During the launch of the youth and media platforms held on 8th July, 2015, the Principal Secretary in the Ministry of Energy, Environment and Climate Change, Mr. Wills Agricole noted that the SADC Water Week was timely as it set the momentum in crucially tackling water and climate related challenges in the Seychelles.

A number of presentations were made that generated debate on the water resources status of the island and possible solutions to alleviating them. Among the issues discussed included were from the following presentations:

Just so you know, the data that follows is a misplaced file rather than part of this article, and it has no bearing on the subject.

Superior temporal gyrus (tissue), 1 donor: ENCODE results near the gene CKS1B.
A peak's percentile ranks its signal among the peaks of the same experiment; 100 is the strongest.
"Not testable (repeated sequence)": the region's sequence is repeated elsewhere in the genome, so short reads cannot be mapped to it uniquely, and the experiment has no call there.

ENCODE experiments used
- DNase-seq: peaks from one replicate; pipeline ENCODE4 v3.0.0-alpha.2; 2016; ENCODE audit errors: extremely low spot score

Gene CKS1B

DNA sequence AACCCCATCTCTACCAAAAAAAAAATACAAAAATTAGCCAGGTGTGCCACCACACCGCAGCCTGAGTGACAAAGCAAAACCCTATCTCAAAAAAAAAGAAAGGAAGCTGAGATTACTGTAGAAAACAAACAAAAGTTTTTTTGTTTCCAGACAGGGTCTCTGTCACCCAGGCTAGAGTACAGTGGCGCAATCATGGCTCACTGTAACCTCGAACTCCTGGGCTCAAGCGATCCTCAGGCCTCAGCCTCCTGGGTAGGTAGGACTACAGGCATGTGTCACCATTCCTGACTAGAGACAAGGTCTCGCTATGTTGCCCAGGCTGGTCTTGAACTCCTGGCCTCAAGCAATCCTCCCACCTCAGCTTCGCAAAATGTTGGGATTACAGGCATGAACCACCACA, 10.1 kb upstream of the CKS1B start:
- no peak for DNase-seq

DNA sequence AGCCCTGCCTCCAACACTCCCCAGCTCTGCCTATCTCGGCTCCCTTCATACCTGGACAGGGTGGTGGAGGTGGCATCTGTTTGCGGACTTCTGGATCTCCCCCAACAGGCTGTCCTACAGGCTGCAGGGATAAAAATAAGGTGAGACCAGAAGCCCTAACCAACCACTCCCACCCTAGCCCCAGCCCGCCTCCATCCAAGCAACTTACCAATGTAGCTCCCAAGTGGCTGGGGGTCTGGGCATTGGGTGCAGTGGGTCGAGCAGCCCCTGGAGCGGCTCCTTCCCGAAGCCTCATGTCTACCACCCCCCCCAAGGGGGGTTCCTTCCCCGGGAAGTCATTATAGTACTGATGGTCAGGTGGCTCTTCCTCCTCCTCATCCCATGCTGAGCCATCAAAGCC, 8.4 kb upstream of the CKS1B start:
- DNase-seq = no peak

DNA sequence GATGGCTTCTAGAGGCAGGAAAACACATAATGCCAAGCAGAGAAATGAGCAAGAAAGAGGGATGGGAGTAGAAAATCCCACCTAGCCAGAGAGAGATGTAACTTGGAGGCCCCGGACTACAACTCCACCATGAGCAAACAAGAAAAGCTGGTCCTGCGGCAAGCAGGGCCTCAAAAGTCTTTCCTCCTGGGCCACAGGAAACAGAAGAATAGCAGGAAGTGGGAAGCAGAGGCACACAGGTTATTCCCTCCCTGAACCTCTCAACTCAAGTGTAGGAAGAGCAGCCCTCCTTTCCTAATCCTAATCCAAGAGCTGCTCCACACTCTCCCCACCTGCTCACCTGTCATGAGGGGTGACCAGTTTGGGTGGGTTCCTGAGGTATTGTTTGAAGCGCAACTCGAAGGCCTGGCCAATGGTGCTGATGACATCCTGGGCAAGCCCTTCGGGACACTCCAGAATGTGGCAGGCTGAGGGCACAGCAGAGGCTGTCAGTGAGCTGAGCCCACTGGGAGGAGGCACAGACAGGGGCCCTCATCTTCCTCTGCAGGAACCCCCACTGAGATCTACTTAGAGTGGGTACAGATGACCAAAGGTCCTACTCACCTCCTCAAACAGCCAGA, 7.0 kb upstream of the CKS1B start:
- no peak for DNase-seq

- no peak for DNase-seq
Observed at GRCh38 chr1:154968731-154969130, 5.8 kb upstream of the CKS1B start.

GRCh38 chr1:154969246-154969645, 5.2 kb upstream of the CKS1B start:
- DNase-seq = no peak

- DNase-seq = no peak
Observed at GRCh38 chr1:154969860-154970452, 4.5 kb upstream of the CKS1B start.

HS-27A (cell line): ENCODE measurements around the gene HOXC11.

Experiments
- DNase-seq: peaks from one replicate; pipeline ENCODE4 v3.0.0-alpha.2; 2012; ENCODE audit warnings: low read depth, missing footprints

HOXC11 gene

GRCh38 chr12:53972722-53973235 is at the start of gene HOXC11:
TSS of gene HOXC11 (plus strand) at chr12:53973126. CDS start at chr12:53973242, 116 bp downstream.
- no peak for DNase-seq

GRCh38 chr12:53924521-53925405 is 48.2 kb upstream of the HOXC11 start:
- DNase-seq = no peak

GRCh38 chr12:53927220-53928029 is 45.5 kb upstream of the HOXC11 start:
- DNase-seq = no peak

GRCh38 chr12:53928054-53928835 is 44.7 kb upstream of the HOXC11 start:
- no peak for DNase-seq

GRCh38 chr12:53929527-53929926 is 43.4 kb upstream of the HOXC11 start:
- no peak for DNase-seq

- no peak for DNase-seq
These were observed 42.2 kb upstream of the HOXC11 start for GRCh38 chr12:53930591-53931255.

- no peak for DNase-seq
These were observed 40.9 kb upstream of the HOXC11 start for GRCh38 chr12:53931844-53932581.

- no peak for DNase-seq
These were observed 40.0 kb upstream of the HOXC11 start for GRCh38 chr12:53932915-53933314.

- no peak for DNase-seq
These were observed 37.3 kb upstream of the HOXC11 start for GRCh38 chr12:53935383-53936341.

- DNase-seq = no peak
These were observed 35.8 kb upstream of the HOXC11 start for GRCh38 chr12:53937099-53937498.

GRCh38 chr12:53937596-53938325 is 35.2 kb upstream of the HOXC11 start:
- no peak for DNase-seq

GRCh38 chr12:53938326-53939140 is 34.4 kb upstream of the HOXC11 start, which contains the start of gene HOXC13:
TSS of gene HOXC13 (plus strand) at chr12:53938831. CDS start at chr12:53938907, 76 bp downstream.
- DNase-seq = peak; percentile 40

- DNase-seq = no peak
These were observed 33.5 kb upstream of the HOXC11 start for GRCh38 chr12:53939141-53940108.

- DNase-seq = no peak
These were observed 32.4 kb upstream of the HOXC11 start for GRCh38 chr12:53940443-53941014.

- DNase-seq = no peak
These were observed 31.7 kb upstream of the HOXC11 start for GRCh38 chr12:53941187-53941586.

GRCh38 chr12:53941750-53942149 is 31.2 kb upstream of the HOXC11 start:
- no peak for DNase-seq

A presentation by the Public Utililty Corporation and efforts being made in tackling Non-Revenue Water was made by Mr. Steve Mussard, Director of Water and Sewerage Division. Mr. Mussard noted in his presentation that non-revenue water accounts for more than 40 percent of drinking water that is lost in the system through physical losses such as damages and burst pipes. In his presentation, it was noted that PUC was embarking on remedying the losses through the reorganisation of the leak detection unit and setting up district metering areas.